I should probably just rename the blog, focusing on this theme as it is by far my most compelling. In any event, we've got a real doozy.
As was briefly noted in my last post, the wife, subject of both T.C.M.J.K.Y-A.L.S (Parts 1 & 2), was none too happy with my recent purchase of the iCancer. In fact, I've already received a litany of emails from her detailing the SAR levels, or Specific Absortion Rates in all phones. While she may be right (I looked it up, and subsequently, I turn the wifi off and the Airplane mode on, anytime I put the phone in my pocket), the wife is certifiably insane.
No, my wife isn't so insane as to believe that the radiation will be stopped by a flimsy little ziplock. That would be far to simple a problem.
After extensive research on the SAR levels of every make and model of phone, my wife settled on this hot little number, a LG CF360, knowing that I would be switching us from Sprint to AT&T with my far more fantastic, tumor phone.
As rudimentary and absurd as the phone she wanted may be, it was light years ahead of her former free phone (and way less cancer-causing), so she seemed excited about that.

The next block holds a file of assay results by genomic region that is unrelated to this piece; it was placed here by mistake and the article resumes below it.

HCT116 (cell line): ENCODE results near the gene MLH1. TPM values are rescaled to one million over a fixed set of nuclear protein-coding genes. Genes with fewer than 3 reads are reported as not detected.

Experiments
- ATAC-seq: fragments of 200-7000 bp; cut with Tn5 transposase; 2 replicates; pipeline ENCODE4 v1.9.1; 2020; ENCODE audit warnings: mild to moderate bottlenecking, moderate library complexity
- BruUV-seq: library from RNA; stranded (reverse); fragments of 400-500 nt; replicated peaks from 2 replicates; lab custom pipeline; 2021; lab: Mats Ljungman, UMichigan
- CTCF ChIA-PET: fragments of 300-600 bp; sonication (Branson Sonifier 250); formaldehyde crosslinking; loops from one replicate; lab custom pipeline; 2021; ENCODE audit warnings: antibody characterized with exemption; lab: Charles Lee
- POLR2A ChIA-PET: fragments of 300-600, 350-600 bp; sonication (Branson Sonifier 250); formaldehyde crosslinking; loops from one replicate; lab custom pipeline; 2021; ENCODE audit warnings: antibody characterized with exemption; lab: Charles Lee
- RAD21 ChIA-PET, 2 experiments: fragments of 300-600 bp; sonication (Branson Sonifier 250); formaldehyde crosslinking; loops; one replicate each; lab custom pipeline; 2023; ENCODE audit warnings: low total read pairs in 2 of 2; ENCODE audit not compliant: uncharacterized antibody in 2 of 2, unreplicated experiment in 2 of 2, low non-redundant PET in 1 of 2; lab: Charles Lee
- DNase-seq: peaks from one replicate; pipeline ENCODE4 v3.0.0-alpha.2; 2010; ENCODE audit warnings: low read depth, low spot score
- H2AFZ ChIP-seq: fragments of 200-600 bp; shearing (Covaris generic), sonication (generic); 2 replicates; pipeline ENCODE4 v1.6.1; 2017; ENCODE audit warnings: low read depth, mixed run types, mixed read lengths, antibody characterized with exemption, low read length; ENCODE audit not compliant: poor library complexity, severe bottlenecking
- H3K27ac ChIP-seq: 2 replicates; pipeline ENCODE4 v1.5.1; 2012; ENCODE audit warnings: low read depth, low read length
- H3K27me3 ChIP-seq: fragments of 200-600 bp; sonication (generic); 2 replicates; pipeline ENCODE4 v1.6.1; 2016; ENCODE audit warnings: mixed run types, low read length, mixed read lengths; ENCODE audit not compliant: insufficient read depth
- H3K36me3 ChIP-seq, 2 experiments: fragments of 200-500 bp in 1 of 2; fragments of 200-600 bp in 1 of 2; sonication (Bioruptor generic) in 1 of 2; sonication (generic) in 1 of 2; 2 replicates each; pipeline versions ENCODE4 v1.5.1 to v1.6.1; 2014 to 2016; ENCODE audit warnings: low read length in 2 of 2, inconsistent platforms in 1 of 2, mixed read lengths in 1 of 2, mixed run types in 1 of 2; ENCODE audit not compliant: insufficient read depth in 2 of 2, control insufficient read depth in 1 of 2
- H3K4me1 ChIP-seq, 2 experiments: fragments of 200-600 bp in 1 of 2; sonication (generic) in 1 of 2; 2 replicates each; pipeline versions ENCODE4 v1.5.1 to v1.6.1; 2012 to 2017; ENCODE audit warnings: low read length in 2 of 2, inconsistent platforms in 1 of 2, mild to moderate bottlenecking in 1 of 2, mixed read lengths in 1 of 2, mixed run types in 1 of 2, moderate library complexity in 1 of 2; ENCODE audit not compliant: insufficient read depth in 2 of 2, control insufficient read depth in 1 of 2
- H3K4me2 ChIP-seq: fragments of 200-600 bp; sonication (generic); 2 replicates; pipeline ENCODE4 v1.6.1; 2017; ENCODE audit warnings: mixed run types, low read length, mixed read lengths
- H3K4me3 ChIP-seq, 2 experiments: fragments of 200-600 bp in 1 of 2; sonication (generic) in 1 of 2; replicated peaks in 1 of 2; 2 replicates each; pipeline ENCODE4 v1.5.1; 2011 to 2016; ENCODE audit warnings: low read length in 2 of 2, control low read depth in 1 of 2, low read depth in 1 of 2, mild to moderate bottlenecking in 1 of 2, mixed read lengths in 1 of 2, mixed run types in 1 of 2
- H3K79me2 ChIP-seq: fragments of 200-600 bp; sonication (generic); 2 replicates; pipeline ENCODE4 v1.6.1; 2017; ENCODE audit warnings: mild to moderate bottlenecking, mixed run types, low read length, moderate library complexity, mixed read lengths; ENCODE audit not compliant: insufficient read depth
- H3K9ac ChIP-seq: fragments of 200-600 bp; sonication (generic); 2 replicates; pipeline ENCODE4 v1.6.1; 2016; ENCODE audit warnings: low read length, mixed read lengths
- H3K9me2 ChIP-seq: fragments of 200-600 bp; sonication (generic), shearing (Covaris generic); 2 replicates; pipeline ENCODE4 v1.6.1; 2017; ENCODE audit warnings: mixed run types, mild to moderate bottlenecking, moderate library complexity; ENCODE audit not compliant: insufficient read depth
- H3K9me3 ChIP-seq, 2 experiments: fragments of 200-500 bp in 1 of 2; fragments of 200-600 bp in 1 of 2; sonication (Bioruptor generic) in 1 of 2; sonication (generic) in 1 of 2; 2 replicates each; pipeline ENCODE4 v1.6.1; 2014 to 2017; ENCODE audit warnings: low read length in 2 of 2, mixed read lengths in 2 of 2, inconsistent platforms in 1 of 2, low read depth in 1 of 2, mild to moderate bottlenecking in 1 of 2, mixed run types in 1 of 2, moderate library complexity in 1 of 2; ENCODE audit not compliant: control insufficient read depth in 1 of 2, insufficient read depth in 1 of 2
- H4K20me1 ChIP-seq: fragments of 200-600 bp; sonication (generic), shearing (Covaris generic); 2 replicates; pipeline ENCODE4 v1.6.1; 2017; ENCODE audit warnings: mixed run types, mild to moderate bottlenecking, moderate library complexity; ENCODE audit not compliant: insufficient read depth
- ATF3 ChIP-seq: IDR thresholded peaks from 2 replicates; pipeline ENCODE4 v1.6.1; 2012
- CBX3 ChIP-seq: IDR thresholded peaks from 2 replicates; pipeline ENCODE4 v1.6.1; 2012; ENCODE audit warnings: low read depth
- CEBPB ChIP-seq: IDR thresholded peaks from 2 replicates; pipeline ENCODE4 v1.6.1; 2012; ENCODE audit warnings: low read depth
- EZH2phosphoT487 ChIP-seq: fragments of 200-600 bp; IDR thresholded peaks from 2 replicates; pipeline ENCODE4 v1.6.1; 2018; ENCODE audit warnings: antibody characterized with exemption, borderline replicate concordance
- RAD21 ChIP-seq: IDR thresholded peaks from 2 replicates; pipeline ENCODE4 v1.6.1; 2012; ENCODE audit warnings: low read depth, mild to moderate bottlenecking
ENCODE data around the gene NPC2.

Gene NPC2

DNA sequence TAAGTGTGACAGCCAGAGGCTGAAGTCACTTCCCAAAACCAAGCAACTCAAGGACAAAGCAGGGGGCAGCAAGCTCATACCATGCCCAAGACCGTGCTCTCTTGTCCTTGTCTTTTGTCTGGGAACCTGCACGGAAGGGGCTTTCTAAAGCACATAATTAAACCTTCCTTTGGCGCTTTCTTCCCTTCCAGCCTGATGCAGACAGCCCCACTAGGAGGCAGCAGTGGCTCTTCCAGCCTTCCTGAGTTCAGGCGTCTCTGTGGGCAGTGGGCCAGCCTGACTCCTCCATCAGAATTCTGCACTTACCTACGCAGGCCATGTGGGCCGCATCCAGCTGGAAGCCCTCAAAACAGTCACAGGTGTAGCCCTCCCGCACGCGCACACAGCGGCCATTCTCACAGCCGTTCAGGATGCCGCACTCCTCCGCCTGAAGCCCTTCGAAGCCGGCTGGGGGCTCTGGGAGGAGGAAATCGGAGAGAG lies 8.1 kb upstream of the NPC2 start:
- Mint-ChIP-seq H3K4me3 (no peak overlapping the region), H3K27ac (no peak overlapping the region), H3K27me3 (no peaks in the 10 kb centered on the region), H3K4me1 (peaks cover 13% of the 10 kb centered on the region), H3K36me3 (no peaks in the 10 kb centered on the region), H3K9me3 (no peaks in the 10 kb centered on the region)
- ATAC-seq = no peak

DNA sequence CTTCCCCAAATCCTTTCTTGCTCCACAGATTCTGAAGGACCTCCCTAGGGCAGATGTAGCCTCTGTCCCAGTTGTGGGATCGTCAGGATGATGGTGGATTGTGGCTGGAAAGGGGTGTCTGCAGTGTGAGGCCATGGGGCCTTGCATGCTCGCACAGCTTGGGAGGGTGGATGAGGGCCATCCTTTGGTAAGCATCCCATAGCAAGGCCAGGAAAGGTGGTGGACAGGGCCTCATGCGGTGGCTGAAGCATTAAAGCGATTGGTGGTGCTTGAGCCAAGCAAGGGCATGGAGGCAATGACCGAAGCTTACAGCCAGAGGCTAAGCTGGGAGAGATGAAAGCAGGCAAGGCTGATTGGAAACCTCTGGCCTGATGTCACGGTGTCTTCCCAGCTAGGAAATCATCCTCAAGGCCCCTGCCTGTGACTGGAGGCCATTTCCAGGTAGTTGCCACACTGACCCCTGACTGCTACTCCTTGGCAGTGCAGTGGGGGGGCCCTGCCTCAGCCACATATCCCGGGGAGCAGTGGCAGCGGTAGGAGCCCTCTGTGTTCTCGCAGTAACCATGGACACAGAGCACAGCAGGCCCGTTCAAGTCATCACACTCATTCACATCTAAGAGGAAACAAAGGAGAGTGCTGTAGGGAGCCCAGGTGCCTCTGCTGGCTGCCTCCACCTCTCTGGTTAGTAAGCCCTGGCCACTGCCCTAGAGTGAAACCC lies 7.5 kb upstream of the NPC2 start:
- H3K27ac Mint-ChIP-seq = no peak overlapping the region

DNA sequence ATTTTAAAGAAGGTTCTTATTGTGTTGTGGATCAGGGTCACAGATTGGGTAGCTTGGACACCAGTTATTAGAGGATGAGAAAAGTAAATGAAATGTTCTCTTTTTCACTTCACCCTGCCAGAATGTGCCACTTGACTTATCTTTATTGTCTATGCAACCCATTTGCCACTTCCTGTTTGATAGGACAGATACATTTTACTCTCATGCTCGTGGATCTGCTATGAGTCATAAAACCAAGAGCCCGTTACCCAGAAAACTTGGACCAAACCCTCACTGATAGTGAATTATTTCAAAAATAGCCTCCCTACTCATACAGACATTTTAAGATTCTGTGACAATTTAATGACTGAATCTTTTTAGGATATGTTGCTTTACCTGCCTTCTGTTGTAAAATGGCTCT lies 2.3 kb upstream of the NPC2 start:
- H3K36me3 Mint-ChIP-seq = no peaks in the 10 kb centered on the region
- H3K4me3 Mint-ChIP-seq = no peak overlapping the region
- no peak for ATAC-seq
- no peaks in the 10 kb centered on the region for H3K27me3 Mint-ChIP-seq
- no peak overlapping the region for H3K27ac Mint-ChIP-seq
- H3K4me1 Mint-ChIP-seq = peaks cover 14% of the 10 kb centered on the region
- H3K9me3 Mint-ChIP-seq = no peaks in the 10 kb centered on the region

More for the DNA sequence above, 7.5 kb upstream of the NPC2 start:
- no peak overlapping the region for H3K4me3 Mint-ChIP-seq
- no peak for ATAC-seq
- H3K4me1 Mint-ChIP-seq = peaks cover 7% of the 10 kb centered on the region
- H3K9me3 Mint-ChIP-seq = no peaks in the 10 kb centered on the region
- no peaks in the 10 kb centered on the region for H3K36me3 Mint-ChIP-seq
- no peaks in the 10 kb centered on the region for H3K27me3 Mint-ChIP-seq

But as soon as the small mass of plastic and silicone emerged from the box, a wave of noxious chemicals hit my dear sweet wife in the kisser with all the force of a Nazi gas chamber.
The tongue and throat started to swell. The chest palpitated. And the brain throbbed.
That evil little communication device would have to go to the garage, where it would be left to off-gas. This lasted about a week. That's how long my wife went without a cell phone. A week. Because the chemicals were off-gassing.
Finally, she gave it another go, with similar results. But she needs a phone. So, like any rational person might do, my wife put the off-gassing plastic phone, inside an off-gassing plastic bag. And while it doesn't seem to be quite as offensive to her highly sensitive nervous system, she has ultimately decided to trade this one in for another, plastic, off-gassing phone.
This is currently how she takes her calls, so if it sounds like she's wrapped in plastic the next time you speak to her, rest assured. It's just her phone.